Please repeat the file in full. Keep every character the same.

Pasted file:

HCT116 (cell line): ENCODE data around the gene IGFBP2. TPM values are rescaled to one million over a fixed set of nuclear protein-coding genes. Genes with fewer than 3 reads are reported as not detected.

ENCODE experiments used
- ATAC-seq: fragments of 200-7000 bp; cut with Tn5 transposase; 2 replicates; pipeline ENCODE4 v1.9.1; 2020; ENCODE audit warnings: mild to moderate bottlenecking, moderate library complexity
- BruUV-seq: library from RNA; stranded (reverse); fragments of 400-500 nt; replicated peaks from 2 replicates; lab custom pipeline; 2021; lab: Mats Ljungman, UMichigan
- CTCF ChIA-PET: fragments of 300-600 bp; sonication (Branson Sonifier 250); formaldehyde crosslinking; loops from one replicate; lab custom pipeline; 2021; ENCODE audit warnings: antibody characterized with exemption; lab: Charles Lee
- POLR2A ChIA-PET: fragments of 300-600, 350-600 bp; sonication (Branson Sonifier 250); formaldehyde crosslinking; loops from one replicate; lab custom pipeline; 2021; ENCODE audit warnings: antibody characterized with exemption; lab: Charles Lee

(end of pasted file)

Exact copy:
HCT116 (cell line): ENCODE data around the gene IGFBP2. TPM values are rescaled to one million over a fixed set of nuclear protein-coding genes. Genes with fewer than 3 reads are reported as not detected.

ENCODE experiments used
- ATAC-seq: fragments of 200-7000 bp; cut with Tn5 transposase; 2 replicates; pipeline ENCODE4 v1.9.1; 2020; ENCODE audit warnings: mild to moderate bottlenecking, moderate library complexity
- BruUV-seq: library from RNA; stranded (reverse); fragments of 400-500 nt; replicated peaks from 2 replicates; lab custom pipeline; 2021; lab: Mats Ljungman, UMichigan
- CTCF ChIA-PET: fragments of 300-600 bp; sonication (Branson Sonifier 250); formaldehyde crosslinking; loops from one replicate; lab custom pipeline; 2021; ENCODE audit warnings: antibody characterized with exemption; lab: Charles Lee
- POLR2A ChIA-PET: fragments of 300-600, 350-600 bp; sonication (Branson Sonifier 250); formaldehyde crosslinking; loops from one replicate; lab custom pipeline; 2021; ENCODE audit warnings: antibody characterized with exemption; lab: Charles Lee